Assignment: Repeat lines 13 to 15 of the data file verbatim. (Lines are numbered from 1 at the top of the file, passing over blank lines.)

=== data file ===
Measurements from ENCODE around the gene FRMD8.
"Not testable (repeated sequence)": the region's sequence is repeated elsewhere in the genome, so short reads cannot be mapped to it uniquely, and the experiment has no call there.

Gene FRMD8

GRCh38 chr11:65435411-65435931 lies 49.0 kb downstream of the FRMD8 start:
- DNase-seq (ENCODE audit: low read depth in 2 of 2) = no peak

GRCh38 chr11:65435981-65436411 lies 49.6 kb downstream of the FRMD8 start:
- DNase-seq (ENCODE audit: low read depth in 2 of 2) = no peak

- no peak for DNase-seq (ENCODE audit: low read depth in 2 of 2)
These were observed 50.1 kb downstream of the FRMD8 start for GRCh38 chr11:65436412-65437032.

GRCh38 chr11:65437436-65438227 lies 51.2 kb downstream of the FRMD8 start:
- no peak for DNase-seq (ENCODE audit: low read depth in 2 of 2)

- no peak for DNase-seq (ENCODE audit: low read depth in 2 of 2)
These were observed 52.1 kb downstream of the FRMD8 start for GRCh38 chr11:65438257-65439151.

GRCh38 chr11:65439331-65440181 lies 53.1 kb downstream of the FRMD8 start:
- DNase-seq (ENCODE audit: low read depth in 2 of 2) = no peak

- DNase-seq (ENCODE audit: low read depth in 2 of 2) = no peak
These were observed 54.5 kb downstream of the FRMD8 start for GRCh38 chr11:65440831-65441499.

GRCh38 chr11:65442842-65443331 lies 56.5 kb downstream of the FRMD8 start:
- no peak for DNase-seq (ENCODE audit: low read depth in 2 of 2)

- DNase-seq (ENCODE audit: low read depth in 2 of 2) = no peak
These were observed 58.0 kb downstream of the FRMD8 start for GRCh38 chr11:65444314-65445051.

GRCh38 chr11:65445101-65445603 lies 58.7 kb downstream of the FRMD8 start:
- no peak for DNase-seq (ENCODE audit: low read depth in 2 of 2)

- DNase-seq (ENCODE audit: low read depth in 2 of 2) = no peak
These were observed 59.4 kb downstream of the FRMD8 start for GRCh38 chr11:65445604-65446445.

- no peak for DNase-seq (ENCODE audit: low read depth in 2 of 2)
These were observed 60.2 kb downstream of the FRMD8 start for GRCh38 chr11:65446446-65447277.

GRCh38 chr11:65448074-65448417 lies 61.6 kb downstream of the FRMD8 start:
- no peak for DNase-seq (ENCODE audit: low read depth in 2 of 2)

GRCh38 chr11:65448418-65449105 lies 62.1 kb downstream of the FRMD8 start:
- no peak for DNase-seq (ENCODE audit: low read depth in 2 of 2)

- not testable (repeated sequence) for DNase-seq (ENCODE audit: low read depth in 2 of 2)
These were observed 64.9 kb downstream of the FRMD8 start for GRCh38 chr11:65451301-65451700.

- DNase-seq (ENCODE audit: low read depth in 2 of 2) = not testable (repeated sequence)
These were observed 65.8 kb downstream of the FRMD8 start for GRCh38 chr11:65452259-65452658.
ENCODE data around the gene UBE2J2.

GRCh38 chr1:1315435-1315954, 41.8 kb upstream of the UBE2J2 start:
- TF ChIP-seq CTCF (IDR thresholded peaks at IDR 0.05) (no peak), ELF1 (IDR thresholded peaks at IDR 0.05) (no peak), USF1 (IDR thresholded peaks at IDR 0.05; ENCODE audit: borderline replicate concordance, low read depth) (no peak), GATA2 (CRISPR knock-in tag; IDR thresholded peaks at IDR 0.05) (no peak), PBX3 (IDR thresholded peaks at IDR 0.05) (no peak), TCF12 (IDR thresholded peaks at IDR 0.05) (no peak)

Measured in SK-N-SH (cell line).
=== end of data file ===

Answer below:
These were observed 52.1 kb downstream of the FRMD8 start for GRCh38 chr11:65438257-65439151.

GRCh38 chr11:65439331-65440181 lies 53.1 kb downstream of the FRMD8 start:
- DNase-seq (ENCODE audit: low read depth in 2 of 2) = no peak